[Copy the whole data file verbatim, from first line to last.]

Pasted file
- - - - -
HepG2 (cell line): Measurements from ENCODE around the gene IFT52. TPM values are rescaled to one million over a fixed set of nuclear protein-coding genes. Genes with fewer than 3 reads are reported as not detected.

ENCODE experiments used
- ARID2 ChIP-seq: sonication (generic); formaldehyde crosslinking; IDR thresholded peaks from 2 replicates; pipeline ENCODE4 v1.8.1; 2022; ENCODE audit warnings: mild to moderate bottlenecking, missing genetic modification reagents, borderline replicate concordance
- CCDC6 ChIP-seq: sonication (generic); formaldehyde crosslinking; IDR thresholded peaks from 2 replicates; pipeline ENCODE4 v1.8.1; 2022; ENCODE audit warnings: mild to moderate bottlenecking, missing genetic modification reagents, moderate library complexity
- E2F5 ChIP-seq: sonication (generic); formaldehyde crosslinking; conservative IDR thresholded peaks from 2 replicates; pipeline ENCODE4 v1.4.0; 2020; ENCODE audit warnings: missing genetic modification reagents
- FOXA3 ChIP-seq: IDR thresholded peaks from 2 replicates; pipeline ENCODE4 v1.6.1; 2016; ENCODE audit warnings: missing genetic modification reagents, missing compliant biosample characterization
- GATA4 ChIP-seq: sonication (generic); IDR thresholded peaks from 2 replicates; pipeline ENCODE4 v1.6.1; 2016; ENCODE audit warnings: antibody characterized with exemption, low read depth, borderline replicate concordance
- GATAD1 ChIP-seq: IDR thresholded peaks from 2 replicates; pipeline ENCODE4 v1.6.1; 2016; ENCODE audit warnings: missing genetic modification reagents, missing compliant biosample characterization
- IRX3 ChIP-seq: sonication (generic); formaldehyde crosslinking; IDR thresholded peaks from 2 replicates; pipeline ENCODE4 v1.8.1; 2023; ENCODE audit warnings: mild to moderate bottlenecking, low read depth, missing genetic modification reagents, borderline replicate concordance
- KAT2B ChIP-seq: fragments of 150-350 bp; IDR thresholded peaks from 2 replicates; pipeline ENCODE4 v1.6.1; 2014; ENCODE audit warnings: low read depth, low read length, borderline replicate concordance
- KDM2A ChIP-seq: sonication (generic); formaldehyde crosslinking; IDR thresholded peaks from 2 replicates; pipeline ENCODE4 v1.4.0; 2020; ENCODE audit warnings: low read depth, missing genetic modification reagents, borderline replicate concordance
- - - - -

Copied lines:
HepG2 (cell line): Measurements from ENCODE around the gene IFT52. TPM values are rescaled to one million over a fixed set of nuclear protein-coding genes. Genes with fewer than 3 reads are reported as not detected.

ENCODE experiments used
- ARID2 ChIP-seq: sonication (generic); formaldehyde crosslinking; IDR thresholded peaks from 2 replicates; pipeline ENCODE4 v1.8.1; 2022; ENCODE audit warnings: mild to moderate bottlenecking, missing genetic modification reagents, borderline replicate concordance
- CCDC6 ChIP-seq: sonication (generic); formaldehyde crosslinking; IDR thresholded peaks from 2 replicates; pipeline ENCODE4 v1.8.1; 2022; ENCODE audit warnings: mild to moderate bottlenecking, missing genetic modification reagents, moderate library complexity
- E2F5 ChIP-seq: sonication (generic); formaldehyde crosslinking; conservative IDR thresholded peaks from 2 replicates; pipeline ENCODE4 v1.4.0; 2020; ENCODE audit warnings: missing genetic modification reagents
- FOXA3 ChIP-seq: IDR thresholded peaks from 2 replicates; pipeline ENCODE4 v1.6.1; 2016; ENCODE audit warnings: missing genetic modification reagents, missing compliant biosample characterization
- GATA4 ChIP-seq: sonication (generic); IDR thresholded peaks from 2 replicates; pipeline ENCODE4 v1.6.1; 2016; ENCODE audit warnings: antibody characterized with exemption, low read depth, borderline replicate concordance
- GATAD1 ChIP-seq: IDR thresholded peaks from 2 replicates; pipeline ENCODE4 v1.6.1; 2016; ENCODE audit warnings: missing genetic modification reagents, missing compliant biosample characterization
- IRX3 ChIP-seq: sonication (generic); formaldehyde crosslinking; IDR thresholded peaks from 2 replicates; pipeline ENCODE4 v1.8.1; 2023; ENCODE audit warnings: mild to moderate bottlenecking, low read depth, missing genetic modification reagents, borderline replicate concordance
- KAT2B ChIP-seq: fragments of 150-350 bp; IDR thresholded peaks from 2 replicates; pipeline ENCODE4 v1.6.1; 2014; ENCODE audit warnings: low read depth, low read length, borderline replicate concordance
- KDM2A ChIP-seq: sonication (generic); formaldehyde crosslinking; IDR thresholded peaks from 2 replicates; pipeline ENCODE4 v1.4.0; 2020; ENCODE audit warnings: low read depth, missing genetic modification reagents, borderline replicate concordance